Yesha Communities Lead Population Growth in Israel


Jewish population of Judea and Samaria growing three times as fast as the rest of the country (2008 update) 

The Jewish population in Yesha is growing three times as fast as the the rest of the country and has doubled over the past 12 years, according to an extensive demographic study published by the Ariel University Center in Samaria (the College of Judea and Samaria).

Settlement residents tend to be healthier, have a higher income and are more likely to be employed than other Israelis, and their children are more likely to do well on the matriculation exams than their counterparts who live within the Green Line, according to the 240-page study.

On the demographic front, the study states that in the last 12 years the Yesha population has grown by 107

percent, from 130,000 people in 1995 to 270,000 people in 2007, compared with 29% growth in the rest of the country.

In the last three years, from 2005 to 2007, the growth has been three times as high as elsewhere, 5% a year compared to 1.7%.

Most of the settlement residents are native Israelis, 82.6%, compared with 69.5% in the rest of the country.

Yesha residents are more likely to work. Some 62% of the population participates in the work force compared with 56% elsewhere. Similarly, unemployment is lower - 6.5% in Judea and Samaria compared with 7.3% in the rest of the country.

Some 71.2% of Yesha teens who take the matriculation exams earn a matriculation certificate, compared to 65.8% in the rest of the country.

Yesha residents were more likely to describe themselves as healthy, 91% compared with 73% within the Green Line, and to state that they were satisfied with their lives - 92.3% compared to 83% in the rest of the country.

Jerusalem Post (Dec 15, 2008)


In 2002, the population in communities in Judea, Samaria, and the Gaza Strip grew three times as fast as in Israel overall.

April 2003, based on statistics released by the Israeli Central Bureau of Statistics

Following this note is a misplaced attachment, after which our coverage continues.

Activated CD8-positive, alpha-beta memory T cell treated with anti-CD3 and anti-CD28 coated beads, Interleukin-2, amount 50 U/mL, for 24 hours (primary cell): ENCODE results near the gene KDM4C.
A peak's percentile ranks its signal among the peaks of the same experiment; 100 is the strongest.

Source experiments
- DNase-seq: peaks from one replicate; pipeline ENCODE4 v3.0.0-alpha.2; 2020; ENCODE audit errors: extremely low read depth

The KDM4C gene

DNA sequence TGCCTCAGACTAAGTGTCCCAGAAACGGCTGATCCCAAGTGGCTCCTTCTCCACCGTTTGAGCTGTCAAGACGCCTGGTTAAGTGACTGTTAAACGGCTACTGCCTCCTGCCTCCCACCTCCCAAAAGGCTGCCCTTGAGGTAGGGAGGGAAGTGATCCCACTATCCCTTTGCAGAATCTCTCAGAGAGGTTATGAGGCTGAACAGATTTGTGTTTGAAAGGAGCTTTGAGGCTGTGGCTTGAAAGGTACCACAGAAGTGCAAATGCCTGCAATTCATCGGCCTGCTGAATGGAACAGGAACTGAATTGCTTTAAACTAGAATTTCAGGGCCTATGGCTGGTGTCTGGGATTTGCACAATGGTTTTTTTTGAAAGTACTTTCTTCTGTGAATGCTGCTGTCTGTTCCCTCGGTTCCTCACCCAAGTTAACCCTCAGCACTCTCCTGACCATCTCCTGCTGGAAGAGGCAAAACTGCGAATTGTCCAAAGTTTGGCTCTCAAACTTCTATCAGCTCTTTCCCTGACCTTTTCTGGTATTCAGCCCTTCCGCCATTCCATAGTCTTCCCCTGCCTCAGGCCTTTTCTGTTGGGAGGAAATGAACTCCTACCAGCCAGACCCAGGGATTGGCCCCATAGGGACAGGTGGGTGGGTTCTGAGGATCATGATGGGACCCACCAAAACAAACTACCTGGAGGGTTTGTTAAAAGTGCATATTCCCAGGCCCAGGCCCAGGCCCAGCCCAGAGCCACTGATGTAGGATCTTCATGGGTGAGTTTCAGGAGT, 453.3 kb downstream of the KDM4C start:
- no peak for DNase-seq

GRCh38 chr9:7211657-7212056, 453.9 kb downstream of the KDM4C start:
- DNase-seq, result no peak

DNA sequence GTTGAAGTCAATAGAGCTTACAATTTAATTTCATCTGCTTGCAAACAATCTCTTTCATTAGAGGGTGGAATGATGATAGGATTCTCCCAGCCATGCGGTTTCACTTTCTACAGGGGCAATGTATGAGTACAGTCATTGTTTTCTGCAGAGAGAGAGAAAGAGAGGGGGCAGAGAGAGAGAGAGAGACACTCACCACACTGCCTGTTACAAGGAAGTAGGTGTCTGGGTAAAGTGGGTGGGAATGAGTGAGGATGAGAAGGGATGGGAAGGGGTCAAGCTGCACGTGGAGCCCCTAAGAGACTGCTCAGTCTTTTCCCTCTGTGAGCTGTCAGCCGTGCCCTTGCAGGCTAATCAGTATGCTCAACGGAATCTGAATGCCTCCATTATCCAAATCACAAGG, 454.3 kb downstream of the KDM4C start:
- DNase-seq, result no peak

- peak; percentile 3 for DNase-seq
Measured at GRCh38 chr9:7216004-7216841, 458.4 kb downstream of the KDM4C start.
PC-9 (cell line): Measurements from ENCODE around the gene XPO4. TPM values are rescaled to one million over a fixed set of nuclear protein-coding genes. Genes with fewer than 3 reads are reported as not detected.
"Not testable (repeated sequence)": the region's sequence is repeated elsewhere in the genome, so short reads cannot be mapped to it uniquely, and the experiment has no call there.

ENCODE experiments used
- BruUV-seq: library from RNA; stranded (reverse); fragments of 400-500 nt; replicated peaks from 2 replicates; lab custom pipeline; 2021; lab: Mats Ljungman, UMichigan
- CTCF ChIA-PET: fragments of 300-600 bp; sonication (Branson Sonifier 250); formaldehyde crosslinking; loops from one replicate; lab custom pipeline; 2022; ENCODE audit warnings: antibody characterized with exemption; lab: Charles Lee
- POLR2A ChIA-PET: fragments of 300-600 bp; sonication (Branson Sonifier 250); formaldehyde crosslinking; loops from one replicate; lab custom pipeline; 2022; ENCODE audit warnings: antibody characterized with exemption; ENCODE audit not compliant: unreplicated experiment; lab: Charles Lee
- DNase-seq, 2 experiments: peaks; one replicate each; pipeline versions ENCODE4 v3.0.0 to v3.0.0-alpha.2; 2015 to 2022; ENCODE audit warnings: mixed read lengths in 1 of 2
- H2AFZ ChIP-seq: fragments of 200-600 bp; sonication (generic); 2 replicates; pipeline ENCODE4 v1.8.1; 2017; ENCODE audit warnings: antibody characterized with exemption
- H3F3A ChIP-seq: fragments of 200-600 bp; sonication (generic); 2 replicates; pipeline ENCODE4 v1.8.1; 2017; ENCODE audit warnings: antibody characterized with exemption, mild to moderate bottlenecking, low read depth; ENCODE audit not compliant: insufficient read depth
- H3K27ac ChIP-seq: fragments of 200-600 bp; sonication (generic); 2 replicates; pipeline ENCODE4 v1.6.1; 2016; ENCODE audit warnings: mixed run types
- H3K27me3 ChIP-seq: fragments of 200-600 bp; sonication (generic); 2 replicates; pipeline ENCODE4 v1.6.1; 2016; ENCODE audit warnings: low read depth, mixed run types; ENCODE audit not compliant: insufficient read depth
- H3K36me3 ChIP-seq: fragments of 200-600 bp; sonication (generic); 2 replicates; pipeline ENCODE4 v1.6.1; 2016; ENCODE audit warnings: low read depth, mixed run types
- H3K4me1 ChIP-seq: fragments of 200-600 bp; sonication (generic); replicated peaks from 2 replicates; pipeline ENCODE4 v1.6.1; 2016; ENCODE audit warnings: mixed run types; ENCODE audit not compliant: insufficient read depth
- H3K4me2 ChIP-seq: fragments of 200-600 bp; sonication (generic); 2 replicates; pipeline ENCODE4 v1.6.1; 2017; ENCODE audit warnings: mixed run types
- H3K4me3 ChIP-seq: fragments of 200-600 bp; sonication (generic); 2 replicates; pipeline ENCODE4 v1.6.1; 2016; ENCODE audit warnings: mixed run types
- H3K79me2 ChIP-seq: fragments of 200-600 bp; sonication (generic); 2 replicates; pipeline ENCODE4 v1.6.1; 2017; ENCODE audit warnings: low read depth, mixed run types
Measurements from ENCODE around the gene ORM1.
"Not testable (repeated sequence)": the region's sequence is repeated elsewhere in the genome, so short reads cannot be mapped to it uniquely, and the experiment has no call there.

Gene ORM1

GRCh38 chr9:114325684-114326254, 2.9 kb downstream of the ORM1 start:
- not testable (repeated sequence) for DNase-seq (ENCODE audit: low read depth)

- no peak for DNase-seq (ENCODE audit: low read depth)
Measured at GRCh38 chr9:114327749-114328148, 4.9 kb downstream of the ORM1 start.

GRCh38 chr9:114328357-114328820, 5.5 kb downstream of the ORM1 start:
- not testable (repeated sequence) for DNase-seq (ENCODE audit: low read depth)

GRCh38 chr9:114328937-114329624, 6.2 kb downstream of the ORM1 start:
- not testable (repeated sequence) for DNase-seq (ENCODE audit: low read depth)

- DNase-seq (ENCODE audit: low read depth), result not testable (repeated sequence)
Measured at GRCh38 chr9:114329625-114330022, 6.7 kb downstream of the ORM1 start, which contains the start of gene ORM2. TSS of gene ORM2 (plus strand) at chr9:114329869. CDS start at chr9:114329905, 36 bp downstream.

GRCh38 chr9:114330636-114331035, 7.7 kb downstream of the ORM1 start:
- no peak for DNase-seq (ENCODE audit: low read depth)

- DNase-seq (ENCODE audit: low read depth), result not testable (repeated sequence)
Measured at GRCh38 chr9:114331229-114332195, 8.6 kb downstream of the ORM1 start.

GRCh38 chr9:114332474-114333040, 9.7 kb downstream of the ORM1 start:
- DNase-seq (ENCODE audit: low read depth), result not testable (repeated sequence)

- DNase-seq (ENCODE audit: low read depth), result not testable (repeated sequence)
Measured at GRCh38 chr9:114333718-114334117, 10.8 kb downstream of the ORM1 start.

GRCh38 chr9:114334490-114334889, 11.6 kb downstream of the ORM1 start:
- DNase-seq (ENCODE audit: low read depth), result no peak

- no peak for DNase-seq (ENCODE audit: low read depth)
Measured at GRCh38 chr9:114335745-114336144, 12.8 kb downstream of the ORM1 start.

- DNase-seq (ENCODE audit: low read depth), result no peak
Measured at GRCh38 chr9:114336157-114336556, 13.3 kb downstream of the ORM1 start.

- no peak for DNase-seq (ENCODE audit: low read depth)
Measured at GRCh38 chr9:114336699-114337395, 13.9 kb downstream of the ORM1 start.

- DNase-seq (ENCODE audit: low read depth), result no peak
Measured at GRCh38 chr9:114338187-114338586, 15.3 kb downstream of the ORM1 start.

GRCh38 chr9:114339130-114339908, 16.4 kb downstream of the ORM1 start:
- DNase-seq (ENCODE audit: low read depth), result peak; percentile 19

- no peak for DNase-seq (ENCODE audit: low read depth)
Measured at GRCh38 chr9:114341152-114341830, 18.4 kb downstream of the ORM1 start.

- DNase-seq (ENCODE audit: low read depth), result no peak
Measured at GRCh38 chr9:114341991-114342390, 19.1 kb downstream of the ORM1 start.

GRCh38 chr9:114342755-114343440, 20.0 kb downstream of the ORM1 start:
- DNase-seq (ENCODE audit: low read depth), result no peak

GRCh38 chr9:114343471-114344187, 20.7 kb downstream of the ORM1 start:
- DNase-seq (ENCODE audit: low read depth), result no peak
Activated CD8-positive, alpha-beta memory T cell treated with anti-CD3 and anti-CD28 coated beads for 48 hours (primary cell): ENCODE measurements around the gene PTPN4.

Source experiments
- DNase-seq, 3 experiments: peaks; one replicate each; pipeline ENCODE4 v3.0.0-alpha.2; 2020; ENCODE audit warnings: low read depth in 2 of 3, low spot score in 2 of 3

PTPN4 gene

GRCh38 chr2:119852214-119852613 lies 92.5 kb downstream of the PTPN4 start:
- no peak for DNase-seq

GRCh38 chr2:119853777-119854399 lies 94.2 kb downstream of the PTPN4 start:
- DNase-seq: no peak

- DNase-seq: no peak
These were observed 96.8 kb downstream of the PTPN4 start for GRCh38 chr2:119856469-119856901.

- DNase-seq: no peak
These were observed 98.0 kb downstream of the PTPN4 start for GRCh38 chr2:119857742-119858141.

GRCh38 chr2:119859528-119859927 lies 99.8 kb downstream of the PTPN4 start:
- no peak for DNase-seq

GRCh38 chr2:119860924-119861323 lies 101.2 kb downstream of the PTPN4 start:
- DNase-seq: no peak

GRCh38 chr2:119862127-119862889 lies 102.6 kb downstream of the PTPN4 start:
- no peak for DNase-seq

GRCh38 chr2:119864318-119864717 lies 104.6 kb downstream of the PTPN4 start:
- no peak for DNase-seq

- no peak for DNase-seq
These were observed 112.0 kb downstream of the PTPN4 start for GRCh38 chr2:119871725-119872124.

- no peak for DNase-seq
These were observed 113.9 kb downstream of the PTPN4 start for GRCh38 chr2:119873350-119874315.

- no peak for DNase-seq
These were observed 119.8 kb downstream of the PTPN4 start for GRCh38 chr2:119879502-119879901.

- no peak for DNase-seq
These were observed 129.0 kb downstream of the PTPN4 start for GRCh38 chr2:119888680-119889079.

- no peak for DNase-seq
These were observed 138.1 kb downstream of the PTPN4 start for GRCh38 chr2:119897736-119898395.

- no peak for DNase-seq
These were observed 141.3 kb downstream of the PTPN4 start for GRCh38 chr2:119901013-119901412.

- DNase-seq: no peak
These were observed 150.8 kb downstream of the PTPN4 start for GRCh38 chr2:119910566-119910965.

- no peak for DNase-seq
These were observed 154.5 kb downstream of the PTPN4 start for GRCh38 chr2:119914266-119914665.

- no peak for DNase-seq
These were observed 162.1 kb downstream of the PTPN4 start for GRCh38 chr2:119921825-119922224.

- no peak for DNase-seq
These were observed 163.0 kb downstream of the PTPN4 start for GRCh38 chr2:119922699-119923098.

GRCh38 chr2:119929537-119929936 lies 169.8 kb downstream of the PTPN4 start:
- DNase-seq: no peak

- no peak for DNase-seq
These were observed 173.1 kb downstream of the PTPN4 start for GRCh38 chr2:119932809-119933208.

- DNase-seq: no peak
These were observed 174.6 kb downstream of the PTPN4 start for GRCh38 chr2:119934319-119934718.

The population in Yesha grew by 5.7 percent in 2002, compared to an overall population growth of 1.9 percent in Israel. This 5.7 percent growth in Yesha for 2002 is up from its 5 percent level in the previous year. See the chart below for relative growth in 2000-2002.

CBS chart depicting relative growth of different sectors in Israel during 2000-20002,

Of the twelve Israeli municipalities to shrink in population size in 2002, only one is located in Yesha (Emanuel).

Despite the on-going war of terror, however, the overriding majority of towns in Yesha (70%) experienced population growth above the national average!
 In order of percent growth, they are:

        * Ofra (2.3%)
        * Kedumim (2.4%)
        * Beit Arye (2.5%)
        * Ariel (2.5%)
        * Maaleh Adumim (2.9%)
        * Shaarei Tikva (3.5%)
        * Neve Dekalim (3.9%)
        * Alfei Menashe (4.2%)
        * Efrata (4.4%)
        * Alon Shvut (4.8%)
        * Beit El (5.7%)
        * Modiin Illit (Kiryat Sefer) (14.3%)
        * Beitar Illit (16.3%)
        * Kochav Yaakov (33.4%)

Among the top four fastest growing municipalities in Israel, only one is not located in Yesha. Communities in Yesha placed 2nd, 3rd, and 4th!

Despite attacks and pressure, settlements continue to grow

By: Gil Sedan
JERUSALEM, April 30, 2002 (JTA) 

Thirty-four years after the first Israeli settlement was established in Hebron, the Jewish settlement network in the West Bank and Gaza Strip continues to grow. As of February, 2002, the settler population was estimated at 230,000, having approximately doubled in the past decade. The figures were confirmed by both the left-wing Peace Now movement and the settler´s Yesha Council.  

These figures do not include some 170,000 Jews living in Jewish neighborhoods in eastern Jerusalem. These territories also were annexed to Israel after the Six-Day War, but some Palestinians consider residents there as settlers.

Roughly half of the settlers live in large population areas such as Ariel (population 15,600) in the northern West Bank, Ma´aleh Adumim (24,900) and the group of settlements known as the Etzion bloc near Jerusalem, and Kiryat Arba (6,380) near Hebron. 

Almost, all Israeli governments, Labor and Likud alike, have built settlements since 1967. In some cases, the settlements constituted a return to land that was owned by Jews until Arabs killed or exiled the Jewish residents, as in Hebron in the 1929 riots or Gush Etzion in the 1948 War of Independence. ... 

Figures released last year by the Central Bureau of Statistics showed a sharp decrease in the annual growth rate of Jewish settlers to 4.4 percent last year, compared to an average of 8 percent in each of the five preceding years. According to the CBS, the net increase of settlers was only 2,500, compared to 5,000 to 7,000 in each of the 10 preceding years.

According to the Yesha Council of Jewish settlements, however, only 3,000 settlers - comprising roughly 1.4 percent of the settler population - left the settlements during 2001, despite the massive wave of terror the Palestinians have directed at settlers since the intifada began in September 2000.

This exodus was more than offset by natural increase and an influx of new residents, enabling the settler population to grow at a rate of 5 percent during this time, according to Yesha figures.

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